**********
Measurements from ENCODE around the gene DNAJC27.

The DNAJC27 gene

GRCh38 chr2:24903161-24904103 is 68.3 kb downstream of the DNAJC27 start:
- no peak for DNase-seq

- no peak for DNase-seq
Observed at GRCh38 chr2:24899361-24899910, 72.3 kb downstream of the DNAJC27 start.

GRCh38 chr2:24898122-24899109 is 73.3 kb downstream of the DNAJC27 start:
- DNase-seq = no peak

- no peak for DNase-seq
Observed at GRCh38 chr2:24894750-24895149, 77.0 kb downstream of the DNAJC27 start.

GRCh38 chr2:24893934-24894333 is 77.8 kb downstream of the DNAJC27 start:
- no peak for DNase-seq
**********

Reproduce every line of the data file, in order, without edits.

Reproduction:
Measurements from ENCODE around the gene DNAJC27.

The DNAJC27 gene

GRCh38 chr2:24903161-24904103 is 68.3 kb downstream of the DNAJC27 start:
- no peak for DNase-seq

- no peak for DNase-seq
Observed at GRCh38 chr2:24899361-24899910, 72.3 kb downstream of the DNAJC27 start.

GRCh38 chr2:24898122-24899109 is 73.3 kb downstream of the DNAJC27 start:
- DNase-seq = no peak

- no peak for DNase-seq
Observed at GRCh38 chr2:24894750-24895149, 77.0 kb downstream of the DNAJC27 start.

GRCh38 chr2:24893934-24894333 is 77.8 kb downstream of the DNAJC27 start:
- no peak for DNase-seq